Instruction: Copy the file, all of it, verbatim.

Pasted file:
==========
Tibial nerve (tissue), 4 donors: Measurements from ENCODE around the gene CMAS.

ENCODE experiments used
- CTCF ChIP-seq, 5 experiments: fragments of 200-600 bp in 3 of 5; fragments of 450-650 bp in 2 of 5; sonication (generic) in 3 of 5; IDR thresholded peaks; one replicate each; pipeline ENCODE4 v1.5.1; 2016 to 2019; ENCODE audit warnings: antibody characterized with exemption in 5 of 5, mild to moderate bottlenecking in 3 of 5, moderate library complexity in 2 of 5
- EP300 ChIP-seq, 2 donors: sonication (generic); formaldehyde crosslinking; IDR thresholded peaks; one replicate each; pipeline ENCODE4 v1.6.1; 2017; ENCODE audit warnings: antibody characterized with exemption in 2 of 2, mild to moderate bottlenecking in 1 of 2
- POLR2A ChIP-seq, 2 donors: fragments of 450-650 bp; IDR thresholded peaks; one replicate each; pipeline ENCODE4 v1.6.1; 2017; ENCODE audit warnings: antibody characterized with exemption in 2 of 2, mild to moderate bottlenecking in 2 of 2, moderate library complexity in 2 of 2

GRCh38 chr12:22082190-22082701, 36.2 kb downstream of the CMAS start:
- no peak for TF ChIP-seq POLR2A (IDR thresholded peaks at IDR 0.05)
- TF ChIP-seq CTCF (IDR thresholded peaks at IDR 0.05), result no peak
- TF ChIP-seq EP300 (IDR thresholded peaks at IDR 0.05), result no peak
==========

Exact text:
Tibial nerve (tissue), 4 donors: Measurements from ENCODE around the gene CMAS.

ENCODE experiments used
- CTCF ChIP-seq, 5 experiments: fragments of 200-600 bp in 3 of 5; fragments of 450-650 bp in 2 of 5; sonication (generic) in 3 of 5; IDR thresholded peaks; one replicate each; pipeline ENCODE4 v1.5.1; 2016 to 2019; ENCODE audit warnings: antibody characterized with exemption in 5 of 5, mild to moderate bottlenecking in 3 of 5, moderate library complexity in 2 of 5
- EP300 ChIP-seq, 2 donors: sonication (generic); formaldehyde crosslinking; IDR thresholded peaks; one replicate each; pipeline ENCODE4 v1.6.1; 2017; ENCODE audit warnings: antibody characterized with exemption in 2 of 2, mild to moderate bottlenecking in 1 of 2
- POLR2A ChIP-seq, 2 donors: fragments of 450-650 bp; IDR thresholded peaks; one replicate each; pipeline ENCODE4 v1.6.1; 2017; ENCODE audit warnings: antibody characterized with exemption in 2 of 2, mild to moderate bottlenecking in 2 of 2, moderate library complexity in 2 of 2

GRCh38 chr12:22082190-22082701, 36.2 kb downstream of the CMAS start:
- no peak for TF ChIP-seq POLR2A (IDR thresholded peaks at IDR 0.05)
- TF ChIP-seq CTCF (IDR thresholded peaks at IDR 0.05), result no peak
- TF ChIP-seq EP300 (IDR thresholded peaks at IDR 0.05), result no peak